|Publication number||US8212414 B2|
|Application number||US 12/474,376|
|Publication date||Jul 3, 2012|
|Filing date||May 29, 2009|
|Priority date||Jul 10, 2008|
|Also published as||US20100007214|
|Publication number||12474376, 474376, US 8212414 B2, US 8212414B2, US-B2-8212414, US8212414 B2, US8212414B2|
|Inventors||Robert James Howard, John W. Rapp, Stanley Soonachan|
|Original Assignee||Lockheed Martin Corporation|
|Export Citation||BiBTeX, EndNote, RefMan|
|Patent Citations (4), Referenced by (67), Classifications (17), Legal Events (2)|
|External Links: USPTO, USPTO Assignment, Espacenet|
This case claims priority to U.S. Provisional Patent Application Ser. No. 61/079,666, filed Jul. 10, 2008, which is incorporated by reference.
In addition, the underlying concepts, but not necessarily the language, of the following cases are incorporated by reference:
If there are any contradictions or inconsistencies in language between this application and one or more of the cases that have been incorporated by reference that might affect the interpretation of the claims in this case, the claims in this case should be interpreted to be consistent with the language in this case.
The present invention relates to power transmission in general, and, more particularly, to contactless power transmission.
Electrically powered vehicles are attractive in many application areas including civilian transport, military transport, long-life sensor platforms, undersea vehicles, airborne vehicles, and watercraft. In many cases, however, the operating time of these vehicles is short due to a drain on their storage systems by power intensive activities. As a result, their useful operating time is dictated by the ability to resupply them with electrical power. Electrical power can be supplied from either onboard power generation equipment or power transfer and storage of externally generated energy. On-board power generation is faced with many challenges, however. As a result, power transfer and storage systems are typically employed for most electrically powered vehicle systems.
In most cases, the capacity of the storage systems used to power these vehicles is limited; therefore, it is typically necessary to recharge these systems frequently. The time required to recharge an storage system can rival the operational time of the vehicle between charges. As a result, the use of electrically powered vehicles remains fairly limited. To further complicate matters, in many cases, the vehicle must be recharged without removing it from its environment, such as extended underwater sensor systems and Autonomous Undersea Vehicles (AUVs).
The transfer of externally generated electrical energy requires an ability to couple the external power source to an storage system on board the vehicle through a power coupling. Although underwater power couplings have been in use for a variety of underwater applications (e.g., oil industry, ships, submarines, towed arrays, etc.) for close to one hundred years, there are drawbacks to all known approaches.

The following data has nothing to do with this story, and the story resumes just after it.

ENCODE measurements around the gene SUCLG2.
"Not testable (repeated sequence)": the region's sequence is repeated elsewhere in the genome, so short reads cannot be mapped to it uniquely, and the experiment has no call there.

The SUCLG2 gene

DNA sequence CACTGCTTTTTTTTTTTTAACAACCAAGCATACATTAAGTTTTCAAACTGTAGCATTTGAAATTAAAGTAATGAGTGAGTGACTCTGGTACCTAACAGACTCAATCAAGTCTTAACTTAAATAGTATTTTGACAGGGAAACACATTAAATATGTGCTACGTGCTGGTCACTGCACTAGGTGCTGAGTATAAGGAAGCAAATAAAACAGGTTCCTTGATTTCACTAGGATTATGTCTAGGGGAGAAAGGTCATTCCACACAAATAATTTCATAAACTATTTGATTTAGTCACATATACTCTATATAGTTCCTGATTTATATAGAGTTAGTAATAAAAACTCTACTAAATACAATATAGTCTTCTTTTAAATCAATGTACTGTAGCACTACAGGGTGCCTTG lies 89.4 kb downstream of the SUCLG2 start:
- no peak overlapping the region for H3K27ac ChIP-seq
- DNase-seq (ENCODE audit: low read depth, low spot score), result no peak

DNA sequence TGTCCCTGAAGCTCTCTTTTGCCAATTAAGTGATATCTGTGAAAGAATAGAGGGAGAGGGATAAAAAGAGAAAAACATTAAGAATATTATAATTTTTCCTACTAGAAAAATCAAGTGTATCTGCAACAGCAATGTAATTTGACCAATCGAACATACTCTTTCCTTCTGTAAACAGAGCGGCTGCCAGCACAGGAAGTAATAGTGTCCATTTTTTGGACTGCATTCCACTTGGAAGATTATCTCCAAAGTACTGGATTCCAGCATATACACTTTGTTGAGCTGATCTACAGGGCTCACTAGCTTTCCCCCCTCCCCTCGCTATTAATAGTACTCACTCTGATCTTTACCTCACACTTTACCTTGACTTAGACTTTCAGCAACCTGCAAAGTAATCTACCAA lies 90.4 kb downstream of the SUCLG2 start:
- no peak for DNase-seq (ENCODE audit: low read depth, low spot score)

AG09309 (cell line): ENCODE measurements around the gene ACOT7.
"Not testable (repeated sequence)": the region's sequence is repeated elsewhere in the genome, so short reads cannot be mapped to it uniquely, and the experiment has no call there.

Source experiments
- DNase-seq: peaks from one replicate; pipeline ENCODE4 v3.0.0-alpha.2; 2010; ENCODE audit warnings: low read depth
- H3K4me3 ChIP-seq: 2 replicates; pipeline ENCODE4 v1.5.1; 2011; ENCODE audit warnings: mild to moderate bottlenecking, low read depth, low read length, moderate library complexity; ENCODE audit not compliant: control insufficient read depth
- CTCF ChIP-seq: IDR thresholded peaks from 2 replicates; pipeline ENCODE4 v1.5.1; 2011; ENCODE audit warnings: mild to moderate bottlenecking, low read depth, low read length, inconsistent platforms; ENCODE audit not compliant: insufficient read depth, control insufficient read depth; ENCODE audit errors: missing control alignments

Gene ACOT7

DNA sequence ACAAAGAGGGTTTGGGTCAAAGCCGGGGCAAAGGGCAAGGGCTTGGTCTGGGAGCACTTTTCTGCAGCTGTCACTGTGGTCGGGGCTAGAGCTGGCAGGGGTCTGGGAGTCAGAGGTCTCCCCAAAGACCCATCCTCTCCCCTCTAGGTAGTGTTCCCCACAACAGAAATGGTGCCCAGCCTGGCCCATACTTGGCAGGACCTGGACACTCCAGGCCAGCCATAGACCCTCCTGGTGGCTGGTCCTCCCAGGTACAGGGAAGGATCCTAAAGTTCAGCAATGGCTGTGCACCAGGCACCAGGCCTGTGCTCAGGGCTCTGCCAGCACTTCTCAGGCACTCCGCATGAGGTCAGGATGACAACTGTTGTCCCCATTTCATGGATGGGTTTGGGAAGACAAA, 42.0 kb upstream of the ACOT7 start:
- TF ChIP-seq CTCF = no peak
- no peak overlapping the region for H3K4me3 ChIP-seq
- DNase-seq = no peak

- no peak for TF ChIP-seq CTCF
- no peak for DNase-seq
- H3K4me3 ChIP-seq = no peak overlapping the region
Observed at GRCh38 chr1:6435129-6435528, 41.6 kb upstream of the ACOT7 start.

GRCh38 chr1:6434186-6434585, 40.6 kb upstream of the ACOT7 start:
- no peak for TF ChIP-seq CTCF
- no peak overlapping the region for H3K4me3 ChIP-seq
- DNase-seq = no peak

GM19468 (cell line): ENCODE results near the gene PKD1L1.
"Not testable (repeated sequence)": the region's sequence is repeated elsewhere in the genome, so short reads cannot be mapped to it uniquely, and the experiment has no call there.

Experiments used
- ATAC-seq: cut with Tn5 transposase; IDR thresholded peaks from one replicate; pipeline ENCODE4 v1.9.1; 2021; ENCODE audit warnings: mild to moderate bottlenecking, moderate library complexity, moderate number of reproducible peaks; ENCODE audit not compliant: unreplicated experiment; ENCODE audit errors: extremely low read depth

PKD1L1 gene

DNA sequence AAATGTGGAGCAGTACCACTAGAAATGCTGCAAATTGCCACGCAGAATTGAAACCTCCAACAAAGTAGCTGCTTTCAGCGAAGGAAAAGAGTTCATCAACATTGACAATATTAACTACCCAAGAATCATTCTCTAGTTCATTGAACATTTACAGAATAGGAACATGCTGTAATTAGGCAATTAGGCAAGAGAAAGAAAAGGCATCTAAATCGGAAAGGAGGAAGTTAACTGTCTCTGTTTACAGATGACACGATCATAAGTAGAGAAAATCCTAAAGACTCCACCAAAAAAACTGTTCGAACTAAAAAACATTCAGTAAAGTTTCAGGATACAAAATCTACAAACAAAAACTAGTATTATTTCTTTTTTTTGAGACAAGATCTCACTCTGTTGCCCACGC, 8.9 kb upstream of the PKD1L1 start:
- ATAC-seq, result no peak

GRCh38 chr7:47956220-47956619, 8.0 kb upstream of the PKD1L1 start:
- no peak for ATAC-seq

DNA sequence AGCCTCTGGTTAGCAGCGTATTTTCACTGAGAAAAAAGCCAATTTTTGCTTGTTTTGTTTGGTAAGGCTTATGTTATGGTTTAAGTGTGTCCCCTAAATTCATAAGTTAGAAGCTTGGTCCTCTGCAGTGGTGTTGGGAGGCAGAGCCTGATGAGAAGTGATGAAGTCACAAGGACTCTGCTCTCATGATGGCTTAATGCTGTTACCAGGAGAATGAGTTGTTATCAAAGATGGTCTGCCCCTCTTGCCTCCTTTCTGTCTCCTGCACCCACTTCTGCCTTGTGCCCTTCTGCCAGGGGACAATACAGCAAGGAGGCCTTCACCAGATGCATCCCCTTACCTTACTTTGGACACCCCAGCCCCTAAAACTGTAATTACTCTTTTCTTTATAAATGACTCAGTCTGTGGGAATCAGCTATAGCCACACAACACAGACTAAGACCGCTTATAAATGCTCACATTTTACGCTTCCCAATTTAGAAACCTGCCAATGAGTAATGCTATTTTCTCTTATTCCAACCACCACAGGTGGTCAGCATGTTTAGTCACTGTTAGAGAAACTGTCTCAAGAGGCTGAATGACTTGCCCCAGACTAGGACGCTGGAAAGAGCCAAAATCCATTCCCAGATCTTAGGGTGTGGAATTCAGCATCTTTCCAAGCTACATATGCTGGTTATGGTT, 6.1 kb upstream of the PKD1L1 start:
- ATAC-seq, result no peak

Traditional contact-type power couplings (e.g., plug-and-socket connectors) suffer from a combination of complex connector geometries. Further, they are highly susceptible to corrosion when exposed to seawater. Although this type of coupling has been relied upon for many years, there is need for improvement in both the reliability of the power connection and its ease of use.
A variety of non-contact-type power couplings are known in the art, such as capacitive couplings, inductive couplings, radio frequency (RF) transformers, and resonant RF power couplings. Capacitive couplings generally suffer from relatively high impedance, which limits their power transfer efficiency. In addition, capacitive couplings require frequencies in excess of 100 megahertz to over a gigahertz to achieve kilowatt levels of power transfer.
Inductive (transformer) power couplings are more amenable to high power levels, but are based on very heavy core materials and require large amount of copper. As a result, inductive power couplings tend to be unwieldy and expensive to implement.
Radio Frequency (RF) transformers are much lighter than inductive couplings, but their transfer efficiency in a seawater environment is severely degraded by the conductivity of seawater itself.
Resonant RF power transfer has proven attractive for the transfer of electrical power over long distances. For example, resonant RF power transfer has been demonstrated to produce as high as 30 percent efficiency at multi-meter ranges in air. Unfortunately, the efficiency of resonant RF power transfer in seawater is also severely degraded by the conductivity of seawater. Further, the efficiency of prior-art resonant RF power coupling systems is reduced due to their reliance on open resonators, which radiate RF energy in many directions.
The invention provides a way to transfer externally generated electrical power to an storage system that avoids some of the costs and disadvantages of the prior art.
Embodiments of the present invention are suitable for rapidly charging storage systems, such as those used to store power for electrically powered vehicles including terrestrial vehicles, autonomous robotic systems, airborne or waterborne craft, such as AUVs, underwater vehicles, unmanned underwater vehicles (UUVs), unmanned aerial vehicles (UAVs), and the like.